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Business Essentials
Sales
£1.69
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WAS
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7890
Step 1
Your current business position
Sales are the lifeblood of your business. It may sound obvious,
but without a steady flow of sales your business will struggle.
But before you think about ways to increase or improve sales,
you’ll need to analyse and evaluate your current business position.
Only when you fully know where you stand, and what your
audience wants, will you be able to set out an effective business
strategy and sales forecast.
Predicting the future – your sales forecast
What is a sales forecast?
A sales forecast is an essential tool for managing your business.
It is a month-by-month forecast of the level of sales you expect to
achieve – usually over the next year.
Why is it useful?
With this information, you can rapidly identify problems and
opportunities – and, most importantly, do something about them.
How do I create a forecast?
If you’re a new business, a combination of market research,
competitor analysis and good judgement will help you predict the
expected level of sales.
If you’ve been running your business for a while, the best way
to set targets for next year is to base them on what you have
achieved so far.
Once you have created your forecast you’ll need to calculate
your likely conversion rate – the percentage chance of each sale
happening. For example, how many customers will you need to
contact in order to make each sale?
Step 2
To get started on your sales forecast, think about:
1.	 How many new customers do you gain and lose
each year?
2.	 The average volume of sales per customer
3.	 Seasonal variations
4.	 Any ‘assumptions’ or ‘variables’ you need to
build into your forecast, such as relocation, price
increase, product launch, short-term cashflow
restriction and so on
Building in these variations will make your forecast
more credible and flexible. It will also help you prepare
for the unexpected.
With a realistic sales forecast, it’s now time to think about what
steps you can take to raise those conversion rates.
What you want vs what you can achieve.
To achieve practical sales growth, it’s important to have specific
goals in mind. They could include:
1. sell more of your existing products
2. sell improved, higher value products to your customers
3. sell a whole new product range to these customers
4. sell existing products to entirely new markets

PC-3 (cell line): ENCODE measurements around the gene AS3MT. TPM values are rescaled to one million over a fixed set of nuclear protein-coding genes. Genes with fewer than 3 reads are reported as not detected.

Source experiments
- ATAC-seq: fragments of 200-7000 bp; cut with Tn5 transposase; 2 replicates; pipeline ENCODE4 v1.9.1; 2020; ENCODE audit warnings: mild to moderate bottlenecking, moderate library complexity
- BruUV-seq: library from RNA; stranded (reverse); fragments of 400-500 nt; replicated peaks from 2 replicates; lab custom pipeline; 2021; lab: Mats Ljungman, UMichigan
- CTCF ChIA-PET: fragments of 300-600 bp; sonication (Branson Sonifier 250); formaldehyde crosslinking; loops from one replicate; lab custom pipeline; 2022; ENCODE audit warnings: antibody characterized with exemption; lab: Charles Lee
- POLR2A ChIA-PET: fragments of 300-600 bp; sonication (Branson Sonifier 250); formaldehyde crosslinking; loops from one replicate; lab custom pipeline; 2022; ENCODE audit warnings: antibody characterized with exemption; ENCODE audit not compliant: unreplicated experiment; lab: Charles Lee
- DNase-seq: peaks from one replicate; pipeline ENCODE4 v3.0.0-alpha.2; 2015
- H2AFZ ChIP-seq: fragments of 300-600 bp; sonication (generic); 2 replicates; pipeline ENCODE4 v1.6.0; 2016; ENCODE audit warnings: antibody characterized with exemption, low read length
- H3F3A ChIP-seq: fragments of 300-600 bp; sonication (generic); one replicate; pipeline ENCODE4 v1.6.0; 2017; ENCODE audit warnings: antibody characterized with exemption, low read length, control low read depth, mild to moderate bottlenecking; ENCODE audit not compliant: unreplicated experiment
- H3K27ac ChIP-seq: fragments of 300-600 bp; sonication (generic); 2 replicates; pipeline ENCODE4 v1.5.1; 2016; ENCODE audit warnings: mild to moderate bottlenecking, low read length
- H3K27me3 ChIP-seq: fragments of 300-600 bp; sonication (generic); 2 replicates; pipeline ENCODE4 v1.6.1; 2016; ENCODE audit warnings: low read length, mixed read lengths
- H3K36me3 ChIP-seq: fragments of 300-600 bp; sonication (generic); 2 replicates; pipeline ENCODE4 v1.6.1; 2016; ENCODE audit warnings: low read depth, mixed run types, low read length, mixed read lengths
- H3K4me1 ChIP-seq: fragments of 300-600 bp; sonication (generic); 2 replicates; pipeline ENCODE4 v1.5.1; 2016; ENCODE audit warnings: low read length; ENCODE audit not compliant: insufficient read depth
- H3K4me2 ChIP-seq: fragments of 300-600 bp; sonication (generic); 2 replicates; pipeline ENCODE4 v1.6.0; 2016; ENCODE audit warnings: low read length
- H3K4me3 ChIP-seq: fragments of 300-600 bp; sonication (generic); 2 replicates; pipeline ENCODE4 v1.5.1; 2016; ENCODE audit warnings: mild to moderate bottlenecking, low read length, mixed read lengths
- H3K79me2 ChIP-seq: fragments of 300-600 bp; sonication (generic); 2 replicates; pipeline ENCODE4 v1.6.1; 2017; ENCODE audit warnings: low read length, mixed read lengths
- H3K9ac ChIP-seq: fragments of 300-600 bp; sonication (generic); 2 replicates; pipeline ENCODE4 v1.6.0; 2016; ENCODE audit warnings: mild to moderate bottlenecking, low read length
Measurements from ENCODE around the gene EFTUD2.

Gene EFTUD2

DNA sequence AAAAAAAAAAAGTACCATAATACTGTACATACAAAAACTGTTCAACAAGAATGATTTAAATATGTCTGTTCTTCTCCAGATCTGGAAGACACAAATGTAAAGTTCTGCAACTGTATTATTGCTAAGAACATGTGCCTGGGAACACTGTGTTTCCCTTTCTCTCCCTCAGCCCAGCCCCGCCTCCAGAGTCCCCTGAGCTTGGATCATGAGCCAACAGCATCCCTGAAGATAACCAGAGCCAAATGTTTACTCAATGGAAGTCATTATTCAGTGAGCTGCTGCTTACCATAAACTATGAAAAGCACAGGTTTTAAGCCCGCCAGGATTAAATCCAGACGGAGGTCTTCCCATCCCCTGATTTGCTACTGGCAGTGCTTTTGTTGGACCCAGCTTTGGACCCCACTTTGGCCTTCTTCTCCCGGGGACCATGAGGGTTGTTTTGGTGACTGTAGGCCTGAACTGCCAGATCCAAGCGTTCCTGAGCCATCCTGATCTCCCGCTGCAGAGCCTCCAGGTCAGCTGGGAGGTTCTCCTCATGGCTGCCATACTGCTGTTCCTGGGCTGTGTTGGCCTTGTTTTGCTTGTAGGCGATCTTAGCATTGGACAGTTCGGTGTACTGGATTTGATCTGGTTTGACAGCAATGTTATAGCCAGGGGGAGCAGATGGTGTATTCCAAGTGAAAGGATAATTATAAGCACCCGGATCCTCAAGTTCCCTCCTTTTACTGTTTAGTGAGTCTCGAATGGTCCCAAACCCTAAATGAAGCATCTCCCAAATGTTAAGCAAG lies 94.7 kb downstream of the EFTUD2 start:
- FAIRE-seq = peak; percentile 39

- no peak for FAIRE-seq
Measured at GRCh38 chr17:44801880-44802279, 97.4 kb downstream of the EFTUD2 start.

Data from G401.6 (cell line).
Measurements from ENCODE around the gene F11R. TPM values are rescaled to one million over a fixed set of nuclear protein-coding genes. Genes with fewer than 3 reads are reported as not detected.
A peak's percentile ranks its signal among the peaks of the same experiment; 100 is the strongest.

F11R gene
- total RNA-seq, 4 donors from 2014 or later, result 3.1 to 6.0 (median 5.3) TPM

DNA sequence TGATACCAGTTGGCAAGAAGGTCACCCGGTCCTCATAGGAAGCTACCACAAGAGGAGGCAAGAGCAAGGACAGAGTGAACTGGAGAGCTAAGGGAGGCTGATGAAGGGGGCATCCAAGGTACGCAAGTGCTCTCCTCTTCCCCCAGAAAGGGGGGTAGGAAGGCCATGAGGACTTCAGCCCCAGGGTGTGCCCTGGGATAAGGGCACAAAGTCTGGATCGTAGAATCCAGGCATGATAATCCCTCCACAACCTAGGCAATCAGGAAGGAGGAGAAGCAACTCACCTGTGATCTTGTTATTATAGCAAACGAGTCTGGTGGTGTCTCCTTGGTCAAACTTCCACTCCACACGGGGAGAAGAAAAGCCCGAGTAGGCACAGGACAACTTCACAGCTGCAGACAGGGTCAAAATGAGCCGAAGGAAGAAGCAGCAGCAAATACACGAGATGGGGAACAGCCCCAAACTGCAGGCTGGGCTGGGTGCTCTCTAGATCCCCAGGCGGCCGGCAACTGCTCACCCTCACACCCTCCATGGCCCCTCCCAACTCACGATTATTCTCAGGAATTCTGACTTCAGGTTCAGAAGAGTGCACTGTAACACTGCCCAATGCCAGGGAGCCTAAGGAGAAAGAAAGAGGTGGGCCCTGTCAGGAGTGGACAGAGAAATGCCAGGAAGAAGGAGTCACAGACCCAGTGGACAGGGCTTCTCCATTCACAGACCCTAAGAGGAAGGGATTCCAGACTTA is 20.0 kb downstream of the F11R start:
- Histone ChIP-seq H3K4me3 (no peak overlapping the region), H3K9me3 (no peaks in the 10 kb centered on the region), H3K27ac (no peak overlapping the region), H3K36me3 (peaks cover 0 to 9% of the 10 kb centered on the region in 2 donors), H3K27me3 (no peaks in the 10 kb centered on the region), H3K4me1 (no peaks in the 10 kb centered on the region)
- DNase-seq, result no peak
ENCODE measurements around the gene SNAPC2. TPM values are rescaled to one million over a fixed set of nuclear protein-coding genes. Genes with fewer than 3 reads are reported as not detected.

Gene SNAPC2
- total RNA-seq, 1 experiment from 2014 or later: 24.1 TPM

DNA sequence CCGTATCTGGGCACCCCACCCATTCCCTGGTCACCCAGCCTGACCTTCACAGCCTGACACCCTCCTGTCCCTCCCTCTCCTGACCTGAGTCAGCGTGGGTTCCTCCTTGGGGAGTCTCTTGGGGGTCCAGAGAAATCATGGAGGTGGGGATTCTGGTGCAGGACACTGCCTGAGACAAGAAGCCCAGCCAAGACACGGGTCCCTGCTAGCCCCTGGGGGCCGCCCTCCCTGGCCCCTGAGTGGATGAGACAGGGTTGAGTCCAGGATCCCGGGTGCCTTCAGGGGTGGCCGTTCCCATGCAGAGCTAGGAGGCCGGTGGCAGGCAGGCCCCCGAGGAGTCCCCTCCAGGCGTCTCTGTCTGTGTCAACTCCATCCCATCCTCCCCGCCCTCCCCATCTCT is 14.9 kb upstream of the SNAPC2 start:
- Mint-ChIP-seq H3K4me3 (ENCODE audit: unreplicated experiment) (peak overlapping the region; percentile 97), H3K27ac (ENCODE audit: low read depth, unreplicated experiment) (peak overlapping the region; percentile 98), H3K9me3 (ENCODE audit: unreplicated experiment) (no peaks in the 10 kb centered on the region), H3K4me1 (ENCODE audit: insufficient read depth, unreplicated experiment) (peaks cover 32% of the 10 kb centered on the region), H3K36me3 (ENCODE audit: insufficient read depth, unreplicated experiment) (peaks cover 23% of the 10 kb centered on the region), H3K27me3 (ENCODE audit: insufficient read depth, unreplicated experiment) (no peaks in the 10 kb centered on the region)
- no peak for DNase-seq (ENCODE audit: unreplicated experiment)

5. sell an entirely new set of products for a new market
Notice that as you progress down the list each sales decision
represents an increase in risk.
Once you’ve set targets for the coming year, it’s time to think
about how you can actually achieve them.
Setting targets
Step 3
To find out more, please visit the
taxes and payroll section of the
Business Link East website
www.businesslink.gov.uk/
east/taxes
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Keeping your current customers
Even if you’re doing well, it’s a good idea to review your progress.
Existing customers.
Before you start thinking about potential customers, you need to
build an understanding of who you already sell to. Identify your key
customers – those who bring in the highest profits to your business.
If you sell to individuals, you may find it useful to know their age,
income and gender. Whereas if you sell to businesses, you may
want to know their size, industry sector and suppliers.
A quick analysis.
Look at your overall customer base. Break it into ‘segments’
– individual customer groups with distinct and different needs.
Work out the financial benefits to your business of serving
each segment.
With a bit of research, your most important customers will become
clear. Now you’ll be able to consider strategies for maintaining
business with these key clients.
Step 1Step 4
Finding new customers
Another avenue for growth is to find new customers. If you
already have existing customers and have profiled those you sell
to most, you can use this information to concentrate your efforts
on people or businesses with similar profiles.
Sell the benefits.
While you may want to talk about the features of your product
or service, your customers will want to know how it will
benefit them. And be prepared to convince any customer of the
advantages of using your product or service.
Find your niche.
It can be difficult to compete with big businesses in the
marketplace so begin by targeting ‘niches’ – segments that
are not being adequately served by you or your competitors.
Don’t become too reliant on any one niche in case the market
suddenly changes.
Reach new customers.
You can sell direct and/or through an intermediary. With direct
sales, you can contact a customer in a number of ways:
1. by post